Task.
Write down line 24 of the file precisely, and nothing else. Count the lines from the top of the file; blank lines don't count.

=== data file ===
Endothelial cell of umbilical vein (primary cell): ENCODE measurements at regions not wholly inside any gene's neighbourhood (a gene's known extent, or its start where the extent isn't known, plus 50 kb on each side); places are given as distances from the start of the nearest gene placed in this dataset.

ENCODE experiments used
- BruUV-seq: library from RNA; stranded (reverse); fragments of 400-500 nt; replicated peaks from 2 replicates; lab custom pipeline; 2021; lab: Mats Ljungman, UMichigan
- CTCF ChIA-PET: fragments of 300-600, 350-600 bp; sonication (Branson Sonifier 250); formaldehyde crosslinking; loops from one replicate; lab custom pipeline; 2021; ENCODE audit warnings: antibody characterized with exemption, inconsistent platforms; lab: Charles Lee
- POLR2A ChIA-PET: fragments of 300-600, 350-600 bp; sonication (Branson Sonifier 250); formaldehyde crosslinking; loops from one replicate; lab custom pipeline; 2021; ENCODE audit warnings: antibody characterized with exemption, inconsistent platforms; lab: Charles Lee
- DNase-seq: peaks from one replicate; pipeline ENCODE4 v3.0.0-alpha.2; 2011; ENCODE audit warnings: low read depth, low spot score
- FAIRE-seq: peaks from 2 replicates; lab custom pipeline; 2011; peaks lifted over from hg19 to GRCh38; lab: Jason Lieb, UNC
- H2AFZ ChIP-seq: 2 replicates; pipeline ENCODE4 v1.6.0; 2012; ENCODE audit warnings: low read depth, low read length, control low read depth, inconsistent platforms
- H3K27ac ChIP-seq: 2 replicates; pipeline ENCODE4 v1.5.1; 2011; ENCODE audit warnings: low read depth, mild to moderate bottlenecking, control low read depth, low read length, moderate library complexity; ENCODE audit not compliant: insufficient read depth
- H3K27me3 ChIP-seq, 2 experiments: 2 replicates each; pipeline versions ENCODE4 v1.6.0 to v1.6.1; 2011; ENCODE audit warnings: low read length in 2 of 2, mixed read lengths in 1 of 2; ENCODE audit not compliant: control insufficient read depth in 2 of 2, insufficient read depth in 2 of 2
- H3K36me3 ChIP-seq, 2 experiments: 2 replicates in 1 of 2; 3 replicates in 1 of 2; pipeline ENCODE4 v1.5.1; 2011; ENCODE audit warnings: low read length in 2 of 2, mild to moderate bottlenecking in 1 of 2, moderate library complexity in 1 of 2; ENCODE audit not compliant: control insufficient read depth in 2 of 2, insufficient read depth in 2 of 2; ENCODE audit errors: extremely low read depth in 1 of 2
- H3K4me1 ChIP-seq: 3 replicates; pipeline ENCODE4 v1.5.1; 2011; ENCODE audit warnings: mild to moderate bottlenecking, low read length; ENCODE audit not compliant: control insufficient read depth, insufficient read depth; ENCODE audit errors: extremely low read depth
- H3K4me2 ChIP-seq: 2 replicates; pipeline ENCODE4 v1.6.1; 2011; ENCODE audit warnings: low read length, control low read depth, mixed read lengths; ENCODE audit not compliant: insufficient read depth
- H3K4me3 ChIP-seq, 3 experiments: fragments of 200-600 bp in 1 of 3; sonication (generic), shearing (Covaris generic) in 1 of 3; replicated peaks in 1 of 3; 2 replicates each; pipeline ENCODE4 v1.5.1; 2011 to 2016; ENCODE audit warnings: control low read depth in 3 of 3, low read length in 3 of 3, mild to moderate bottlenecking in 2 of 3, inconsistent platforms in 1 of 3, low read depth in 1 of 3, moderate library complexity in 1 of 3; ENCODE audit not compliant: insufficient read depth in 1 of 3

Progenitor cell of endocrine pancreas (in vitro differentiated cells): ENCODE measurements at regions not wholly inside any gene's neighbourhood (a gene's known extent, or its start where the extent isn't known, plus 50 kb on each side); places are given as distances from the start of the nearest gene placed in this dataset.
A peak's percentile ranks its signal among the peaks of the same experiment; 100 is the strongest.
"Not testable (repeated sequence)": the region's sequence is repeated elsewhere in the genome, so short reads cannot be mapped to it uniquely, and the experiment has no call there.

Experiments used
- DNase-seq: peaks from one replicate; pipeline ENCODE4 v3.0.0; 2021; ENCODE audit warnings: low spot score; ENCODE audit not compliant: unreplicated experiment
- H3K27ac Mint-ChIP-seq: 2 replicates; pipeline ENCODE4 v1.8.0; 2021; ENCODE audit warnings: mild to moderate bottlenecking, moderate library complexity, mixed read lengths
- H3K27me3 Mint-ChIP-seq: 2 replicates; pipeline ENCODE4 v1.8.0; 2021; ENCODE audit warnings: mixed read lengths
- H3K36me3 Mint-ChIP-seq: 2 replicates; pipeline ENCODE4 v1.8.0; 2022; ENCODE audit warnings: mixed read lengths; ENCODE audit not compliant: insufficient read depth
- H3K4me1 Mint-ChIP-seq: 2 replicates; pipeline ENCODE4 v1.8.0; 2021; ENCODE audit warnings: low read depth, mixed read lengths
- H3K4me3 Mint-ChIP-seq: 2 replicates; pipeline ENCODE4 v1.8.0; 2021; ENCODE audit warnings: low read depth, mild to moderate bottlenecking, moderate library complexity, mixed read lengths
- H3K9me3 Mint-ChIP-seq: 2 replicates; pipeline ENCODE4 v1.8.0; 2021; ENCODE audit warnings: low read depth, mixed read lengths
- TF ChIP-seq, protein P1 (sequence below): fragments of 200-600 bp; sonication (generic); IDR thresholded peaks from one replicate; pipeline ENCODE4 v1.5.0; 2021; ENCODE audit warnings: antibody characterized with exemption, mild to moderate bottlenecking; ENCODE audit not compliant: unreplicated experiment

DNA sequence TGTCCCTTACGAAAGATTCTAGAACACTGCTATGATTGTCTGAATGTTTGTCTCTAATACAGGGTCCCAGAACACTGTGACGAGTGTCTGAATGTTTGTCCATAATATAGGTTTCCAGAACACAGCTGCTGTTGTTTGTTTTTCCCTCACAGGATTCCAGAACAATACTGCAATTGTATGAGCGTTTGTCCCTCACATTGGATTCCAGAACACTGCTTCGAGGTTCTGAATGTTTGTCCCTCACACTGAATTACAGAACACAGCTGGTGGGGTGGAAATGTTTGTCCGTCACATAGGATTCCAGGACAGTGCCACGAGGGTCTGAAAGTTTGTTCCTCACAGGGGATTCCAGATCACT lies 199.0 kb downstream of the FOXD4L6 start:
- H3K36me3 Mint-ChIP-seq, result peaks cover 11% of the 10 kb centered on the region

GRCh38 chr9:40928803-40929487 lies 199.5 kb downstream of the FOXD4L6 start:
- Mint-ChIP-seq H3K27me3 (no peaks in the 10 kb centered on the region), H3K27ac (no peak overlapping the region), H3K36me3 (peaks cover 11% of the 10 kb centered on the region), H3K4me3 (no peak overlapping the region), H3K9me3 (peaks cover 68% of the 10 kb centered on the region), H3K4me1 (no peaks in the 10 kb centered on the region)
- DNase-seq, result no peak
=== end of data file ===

- H3K4me3 Mint-ChIP-seq: 2 replicates; pipeline ENCODE4 v1.8.0; 2021; ENCODE audit warnings: low read depth, mild to moderate bottlenecking, moderate library complexity, mixed read lengths